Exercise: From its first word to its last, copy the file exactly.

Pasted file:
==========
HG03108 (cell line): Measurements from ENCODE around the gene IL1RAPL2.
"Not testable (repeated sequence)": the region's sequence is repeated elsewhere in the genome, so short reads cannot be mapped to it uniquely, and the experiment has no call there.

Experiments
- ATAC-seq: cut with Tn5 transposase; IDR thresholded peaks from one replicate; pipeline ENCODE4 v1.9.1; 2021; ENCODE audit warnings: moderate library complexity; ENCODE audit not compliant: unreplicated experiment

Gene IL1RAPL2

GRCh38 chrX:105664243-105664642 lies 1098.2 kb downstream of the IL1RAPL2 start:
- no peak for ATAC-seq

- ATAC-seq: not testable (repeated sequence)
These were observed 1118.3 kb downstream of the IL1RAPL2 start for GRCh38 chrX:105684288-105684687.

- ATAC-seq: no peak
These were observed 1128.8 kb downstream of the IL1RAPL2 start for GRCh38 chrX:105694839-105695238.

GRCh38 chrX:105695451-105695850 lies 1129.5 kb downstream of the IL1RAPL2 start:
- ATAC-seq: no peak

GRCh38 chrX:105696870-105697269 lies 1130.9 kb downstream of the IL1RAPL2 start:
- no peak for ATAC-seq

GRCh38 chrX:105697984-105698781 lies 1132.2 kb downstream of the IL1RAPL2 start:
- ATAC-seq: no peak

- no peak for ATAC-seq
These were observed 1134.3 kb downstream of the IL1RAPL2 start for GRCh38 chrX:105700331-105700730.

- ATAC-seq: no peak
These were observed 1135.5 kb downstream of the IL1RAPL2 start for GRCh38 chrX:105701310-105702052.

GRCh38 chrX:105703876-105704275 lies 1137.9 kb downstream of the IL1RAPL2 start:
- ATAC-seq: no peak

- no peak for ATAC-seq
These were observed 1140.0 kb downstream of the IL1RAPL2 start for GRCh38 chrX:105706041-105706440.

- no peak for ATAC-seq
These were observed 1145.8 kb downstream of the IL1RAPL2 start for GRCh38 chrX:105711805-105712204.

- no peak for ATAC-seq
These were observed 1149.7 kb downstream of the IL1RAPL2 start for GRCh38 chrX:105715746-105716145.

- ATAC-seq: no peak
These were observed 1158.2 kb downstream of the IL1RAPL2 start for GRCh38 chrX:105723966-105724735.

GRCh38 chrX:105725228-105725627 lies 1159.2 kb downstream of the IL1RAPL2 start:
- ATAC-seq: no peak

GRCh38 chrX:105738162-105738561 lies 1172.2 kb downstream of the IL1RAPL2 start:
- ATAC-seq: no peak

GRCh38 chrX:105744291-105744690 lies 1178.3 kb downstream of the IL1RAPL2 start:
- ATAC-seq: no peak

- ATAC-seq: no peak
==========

HG03108 (cell line): Measurements from ENCODE around the gene IL1RAPL2.
"Not testable (repeated sequence)": the region's sequence is repeated elsewhere in the genome, so short reads cannot be mapped to it uniquely, and the experiment has no call there.

Experiments
- ATAC-seq: cut with Tn5 transposase; IDR thresholded peaks from one replicate; pipeline ENCODE4 v1.9.1; 2021; ENCODE audit warnings: moderate library complexity; ENCODE audit not compliant: unreplicated experiment

Gene IL1RAPL2

GRCh38 chrX:105664243-105664642 lies 1098.2 kb downstream of the IL1RAPL2 start:
- no peak for ATAC-seq

- ATAC-seq: not testable (repeated sequence)
These were observed 1118.3 kb downstream of the IL1RAPL2 start for GRCh38 chrX:105684288-105684687.

- ATAC-seq: no peak
These were observed 1128.8 kb downstream of the IL1RAPL2 start for GRCh38 chrX:105694839-105695238.

GRCh38 chrX:105695451-105695850 lies 1129.5 kb downstream of the IL1RAPL2 start:
- ATAC-seq: no peak

GRCh38 chrX:105696870-105697269 lies 1130.9 kb downstream of the IL1RAPL2 start:
- no peak for ATAC-seq

GRCh38 chrX:105697984-105698781 lies 1132.2 kb downstream of the IL1RAPL2 start:
- ATAC-seq: no peak

- no peak for ATAC-seq
These were observed 1134.3 kb downstream of the IL1RAPL2 start for GRCh38 chrX:105700331-105700730.

- ATAC-seq: no peak
These were observed 1135.5 kb downstream of the IL1RAPL2 start for GRCh38 chrX:105701310-105702052.

GRCh38 chrX:105703876-105704275 lies 1137.9 kb downstream of the IL1RAPL2 start:
- ATAC-seq: no peak

- no peak for ATAC-seq
These were observed 1140.0 kb downstream of the IL1RAPL2 start for GRCh38 chrX:105706041-105706440.

- no peak for ATAC-seq
These were observed 1145.8 kb downstream of the IL1RAPL2 start for GRCh38 chrX:105711805-105712204.

- no peak for ATAC-seq
These were observed 1149.7 kb downstream of the IL1RAPL2 start for GRCh38 chrX:105715746-105716145.

- ATAC-seq: no peak
These were observed 1158.2 kb downstream of the IL1RAPL2 start for GRCh38 chrX:105723966-105724735.

GRCh38 chrX:105725228-105725627 lies 1159.2 kb downstream of the IL1RAPL2 start:
- ATAC-seq: no peak

GRCh38 chrX:105738162-105738561 lies 1172.2 kb downstream of the IL1RAPL2 start:
- ATAC-seq: no peak

GRCh38 chrX:105744291-105744690 lies 1178.3 kb downstream of the IL1RAPL2 start:
- ATAC-seq: no peak

- ATAC-seq: no peak